The piston vacuum pump has one hose.

All of these pumps were on W123's

What bother's me Charles is, have you checked the two vacuum lines for oil? It is possible you have a leak at the injection pump or transmission which is sucking oil into your vacuum pump.

Please check these hoses for oil and report back, it can spread very quickly through every vacuum hose, and you will have to replace many components.
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  #13  
Old 03-15-2001, 11:47 PM
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Location: Tucson, Arizona
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In Reply

Greetings All,

I only have two lines coming off the vacuum pump. One goes to the brake booster and the other to the air filter housing. The hoses are both swedge fitted to the pump, one black to the booster, one clear going to the filter housing. The clear one use to have quite a bit of air puffing out of it, that has now turned to a bluish puff of oily smelling air, and the volume has dropped. I would have to assume from that, the diaphragm has gone bad. the one going to the brake booster would be hard to get off as it is also swedge fitted to it's nipple. I guess it's possible to be sucking oil from the injection pump, but how could you tell for sure if either one could ingest oil into the vacuum system?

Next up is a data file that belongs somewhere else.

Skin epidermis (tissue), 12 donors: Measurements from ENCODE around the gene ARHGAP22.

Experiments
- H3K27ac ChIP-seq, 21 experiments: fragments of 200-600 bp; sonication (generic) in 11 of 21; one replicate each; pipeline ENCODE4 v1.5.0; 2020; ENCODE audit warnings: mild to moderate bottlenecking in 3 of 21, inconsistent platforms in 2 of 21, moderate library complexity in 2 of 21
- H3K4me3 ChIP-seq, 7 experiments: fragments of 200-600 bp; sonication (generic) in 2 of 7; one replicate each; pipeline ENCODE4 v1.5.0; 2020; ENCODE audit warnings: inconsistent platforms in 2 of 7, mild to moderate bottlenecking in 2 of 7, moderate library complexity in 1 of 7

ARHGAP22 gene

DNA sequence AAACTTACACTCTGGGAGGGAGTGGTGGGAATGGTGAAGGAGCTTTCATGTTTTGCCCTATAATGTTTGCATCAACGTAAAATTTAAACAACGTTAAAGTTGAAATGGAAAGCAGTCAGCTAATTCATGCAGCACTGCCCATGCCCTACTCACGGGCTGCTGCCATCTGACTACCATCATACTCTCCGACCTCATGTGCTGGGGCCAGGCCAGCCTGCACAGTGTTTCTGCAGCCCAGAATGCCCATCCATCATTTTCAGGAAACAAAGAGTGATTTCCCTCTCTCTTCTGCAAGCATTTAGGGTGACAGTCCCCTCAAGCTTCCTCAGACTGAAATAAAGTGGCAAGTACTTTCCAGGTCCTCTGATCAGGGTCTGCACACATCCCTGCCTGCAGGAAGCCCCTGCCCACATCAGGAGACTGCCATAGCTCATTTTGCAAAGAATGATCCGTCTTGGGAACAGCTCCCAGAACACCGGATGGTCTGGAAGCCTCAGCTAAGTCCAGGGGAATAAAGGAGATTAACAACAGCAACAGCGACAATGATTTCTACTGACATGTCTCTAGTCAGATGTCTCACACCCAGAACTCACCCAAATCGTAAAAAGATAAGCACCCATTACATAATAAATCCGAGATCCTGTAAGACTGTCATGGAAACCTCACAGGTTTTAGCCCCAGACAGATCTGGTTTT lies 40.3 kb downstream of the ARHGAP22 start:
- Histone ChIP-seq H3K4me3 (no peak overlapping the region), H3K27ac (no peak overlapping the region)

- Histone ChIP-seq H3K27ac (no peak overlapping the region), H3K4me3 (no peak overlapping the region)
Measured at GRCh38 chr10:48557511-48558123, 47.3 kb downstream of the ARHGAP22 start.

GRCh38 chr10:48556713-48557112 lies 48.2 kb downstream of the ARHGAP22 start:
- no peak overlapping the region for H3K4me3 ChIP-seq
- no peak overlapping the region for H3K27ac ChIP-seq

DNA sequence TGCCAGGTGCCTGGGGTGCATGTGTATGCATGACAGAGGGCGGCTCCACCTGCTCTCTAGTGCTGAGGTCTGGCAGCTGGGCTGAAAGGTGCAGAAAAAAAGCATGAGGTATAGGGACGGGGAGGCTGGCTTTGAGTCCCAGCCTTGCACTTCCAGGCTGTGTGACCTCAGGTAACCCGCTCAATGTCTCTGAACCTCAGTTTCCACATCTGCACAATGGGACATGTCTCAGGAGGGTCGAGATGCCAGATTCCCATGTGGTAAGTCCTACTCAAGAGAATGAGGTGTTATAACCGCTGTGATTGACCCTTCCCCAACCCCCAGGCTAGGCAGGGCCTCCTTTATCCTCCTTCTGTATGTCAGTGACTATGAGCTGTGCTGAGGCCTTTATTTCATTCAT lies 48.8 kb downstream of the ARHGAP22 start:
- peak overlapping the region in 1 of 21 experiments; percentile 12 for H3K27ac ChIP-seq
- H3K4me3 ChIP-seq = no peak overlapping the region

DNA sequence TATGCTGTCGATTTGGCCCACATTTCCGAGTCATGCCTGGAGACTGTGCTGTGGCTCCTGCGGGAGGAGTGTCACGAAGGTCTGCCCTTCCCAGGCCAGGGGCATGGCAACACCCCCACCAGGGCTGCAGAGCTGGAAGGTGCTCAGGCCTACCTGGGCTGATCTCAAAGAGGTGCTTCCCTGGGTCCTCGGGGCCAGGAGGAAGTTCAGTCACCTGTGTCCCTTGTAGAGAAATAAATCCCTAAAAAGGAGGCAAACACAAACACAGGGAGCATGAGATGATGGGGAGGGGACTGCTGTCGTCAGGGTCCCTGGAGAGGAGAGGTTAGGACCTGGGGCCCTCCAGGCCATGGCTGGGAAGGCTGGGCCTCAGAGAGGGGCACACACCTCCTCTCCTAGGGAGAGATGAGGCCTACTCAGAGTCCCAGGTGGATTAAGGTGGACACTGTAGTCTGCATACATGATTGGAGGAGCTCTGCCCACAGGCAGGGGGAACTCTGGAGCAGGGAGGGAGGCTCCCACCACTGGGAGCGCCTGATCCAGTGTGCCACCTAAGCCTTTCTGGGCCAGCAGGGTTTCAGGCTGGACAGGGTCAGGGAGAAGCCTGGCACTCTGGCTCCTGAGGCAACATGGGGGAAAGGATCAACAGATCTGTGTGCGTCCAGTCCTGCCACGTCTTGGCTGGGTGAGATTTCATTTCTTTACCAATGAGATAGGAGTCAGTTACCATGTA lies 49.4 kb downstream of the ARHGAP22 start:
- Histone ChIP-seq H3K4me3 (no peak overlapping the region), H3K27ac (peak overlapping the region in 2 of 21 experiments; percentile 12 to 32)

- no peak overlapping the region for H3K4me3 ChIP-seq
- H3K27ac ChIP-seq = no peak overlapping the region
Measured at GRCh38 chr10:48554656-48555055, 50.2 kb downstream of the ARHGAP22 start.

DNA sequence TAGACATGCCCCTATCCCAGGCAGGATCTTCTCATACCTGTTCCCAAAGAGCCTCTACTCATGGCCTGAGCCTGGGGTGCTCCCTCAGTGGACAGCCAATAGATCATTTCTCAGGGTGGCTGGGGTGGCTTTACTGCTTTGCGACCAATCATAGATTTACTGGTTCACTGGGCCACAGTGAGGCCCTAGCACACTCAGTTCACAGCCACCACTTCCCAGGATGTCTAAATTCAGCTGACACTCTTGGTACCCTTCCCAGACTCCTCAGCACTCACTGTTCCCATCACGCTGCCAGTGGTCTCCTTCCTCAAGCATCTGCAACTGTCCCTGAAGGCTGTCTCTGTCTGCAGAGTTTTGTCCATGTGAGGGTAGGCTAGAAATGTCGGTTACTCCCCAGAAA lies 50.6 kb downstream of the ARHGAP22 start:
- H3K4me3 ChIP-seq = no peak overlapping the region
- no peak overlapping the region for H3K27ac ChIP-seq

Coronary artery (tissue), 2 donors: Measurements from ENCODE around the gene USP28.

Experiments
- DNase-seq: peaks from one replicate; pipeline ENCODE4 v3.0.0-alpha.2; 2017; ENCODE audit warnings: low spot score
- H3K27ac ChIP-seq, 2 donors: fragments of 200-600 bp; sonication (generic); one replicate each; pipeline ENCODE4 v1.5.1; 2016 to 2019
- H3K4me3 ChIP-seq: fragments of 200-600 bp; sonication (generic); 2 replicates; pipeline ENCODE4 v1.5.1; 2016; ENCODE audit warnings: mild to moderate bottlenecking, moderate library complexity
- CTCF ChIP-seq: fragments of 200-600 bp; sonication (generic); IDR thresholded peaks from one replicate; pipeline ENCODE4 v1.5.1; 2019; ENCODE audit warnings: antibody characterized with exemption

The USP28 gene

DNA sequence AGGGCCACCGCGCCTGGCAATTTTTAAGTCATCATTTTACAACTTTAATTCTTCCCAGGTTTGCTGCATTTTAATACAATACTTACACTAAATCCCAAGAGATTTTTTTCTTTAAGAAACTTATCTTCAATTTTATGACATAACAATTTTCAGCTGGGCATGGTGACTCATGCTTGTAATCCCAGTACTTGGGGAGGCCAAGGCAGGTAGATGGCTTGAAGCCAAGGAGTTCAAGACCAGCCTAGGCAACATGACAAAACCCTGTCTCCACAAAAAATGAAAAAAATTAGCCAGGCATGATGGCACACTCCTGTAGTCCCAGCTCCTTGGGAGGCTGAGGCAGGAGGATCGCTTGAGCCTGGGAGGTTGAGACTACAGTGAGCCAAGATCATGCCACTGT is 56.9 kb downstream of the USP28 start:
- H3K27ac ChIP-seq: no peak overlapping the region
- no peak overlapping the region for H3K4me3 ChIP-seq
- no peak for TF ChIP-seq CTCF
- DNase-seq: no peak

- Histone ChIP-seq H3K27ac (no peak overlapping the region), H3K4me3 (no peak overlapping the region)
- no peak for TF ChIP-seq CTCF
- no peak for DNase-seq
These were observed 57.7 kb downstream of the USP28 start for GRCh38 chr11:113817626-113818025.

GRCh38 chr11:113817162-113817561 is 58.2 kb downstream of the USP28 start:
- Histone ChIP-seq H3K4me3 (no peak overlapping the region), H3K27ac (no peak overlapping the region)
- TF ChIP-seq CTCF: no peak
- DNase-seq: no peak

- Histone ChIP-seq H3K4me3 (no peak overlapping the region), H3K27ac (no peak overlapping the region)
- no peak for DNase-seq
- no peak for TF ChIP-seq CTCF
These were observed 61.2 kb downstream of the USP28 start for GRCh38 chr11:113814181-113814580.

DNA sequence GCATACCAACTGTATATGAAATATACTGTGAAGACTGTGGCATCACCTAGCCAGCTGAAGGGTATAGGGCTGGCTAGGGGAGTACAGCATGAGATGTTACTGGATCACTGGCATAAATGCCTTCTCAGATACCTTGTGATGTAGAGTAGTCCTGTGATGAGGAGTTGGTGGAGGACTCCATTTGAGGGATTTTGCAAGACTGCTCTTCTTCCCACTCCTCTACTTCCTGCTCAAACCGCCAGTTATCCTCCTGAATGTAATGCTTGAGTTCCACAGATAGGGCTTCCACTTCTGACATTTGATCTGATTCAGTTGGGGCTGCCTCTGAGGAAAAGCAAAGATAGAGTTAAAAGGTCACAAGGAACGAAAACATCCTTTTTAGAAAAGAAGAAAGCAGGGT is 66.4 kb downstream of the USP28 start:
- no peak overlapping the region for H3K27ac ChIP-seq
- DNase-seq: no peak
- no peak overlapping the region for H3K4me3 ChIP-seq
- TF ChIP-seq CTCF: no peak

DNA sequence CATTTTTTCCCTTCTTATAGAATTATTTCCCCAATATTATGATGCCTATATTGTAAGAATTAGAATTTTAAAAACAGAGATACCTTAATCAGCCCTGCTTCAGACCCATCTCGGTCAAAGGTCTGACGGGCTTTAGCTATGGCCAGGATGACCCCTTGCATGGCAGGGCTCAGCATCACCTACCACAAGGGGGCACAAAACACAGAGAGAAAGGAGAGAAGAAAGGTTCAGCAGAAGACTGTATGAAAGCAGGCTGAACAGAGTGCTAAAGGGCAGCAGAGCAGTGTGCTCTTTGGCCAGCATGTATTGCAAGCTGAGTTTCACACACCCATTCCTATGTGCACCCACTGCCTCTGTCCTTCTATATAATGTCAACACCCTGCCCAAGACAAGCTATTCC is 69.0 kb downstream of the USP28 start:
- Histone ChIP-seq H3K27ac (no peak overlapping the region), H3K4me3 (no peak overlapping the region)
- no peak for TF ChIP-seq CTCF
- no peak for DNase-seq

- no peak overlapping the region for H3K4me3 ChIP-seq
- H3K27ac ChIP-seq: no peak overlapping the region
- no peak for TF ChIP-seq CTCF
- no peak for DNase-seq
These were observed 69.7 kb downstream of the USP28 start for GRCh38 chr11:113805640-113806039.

Charles
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  #14  
Old 03-16-2001, 12:10 AM
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Location: Midwest, USA
Posts: 171
So it sounds like you must have the single for sure. Larry might have the piston vacuum pump with one line. Just pull off some of the vacuum hoses especially the one on top of the Injection pump going to the vacuum control module and see if you see any oil at all.

You can easily undo the brake vacuum line, and you will have to when you take your pump off anyway.

So is the diaphragm responsible for keeping oil out, or for creating vaccum in an oil free environment? Mine had a rip in it which resulted in a loss of vacuum, not oil in the pump. I belive the pump has a seal on it somewhere between the bearing that spins around and the flange it mounts to on the front of the engine.
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  #15  
Old 03-16-2001, 08:58 AM
NIC
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Good Morning Guys,

You guys are way ahead of me here...but I infer from the discussion that there are variations re: tubes to air cleaner depending on engine type. My car ('85 CDT) has one black rubber hose going from top of valve cover to top of air cleaner. I don't think my vacuum pump is connected to the air cleaner.

What purpose does this hose serve? It seems to dump into a small canister within the air cleaner housing itself. None of the fittings are air tight.

My engine is original but always well taken care of and gently driven. I know from following various discussions that many (most?) diesels use a good bit of oil. My consumption is low by comparison and I assume that is not a bad thing.

Nic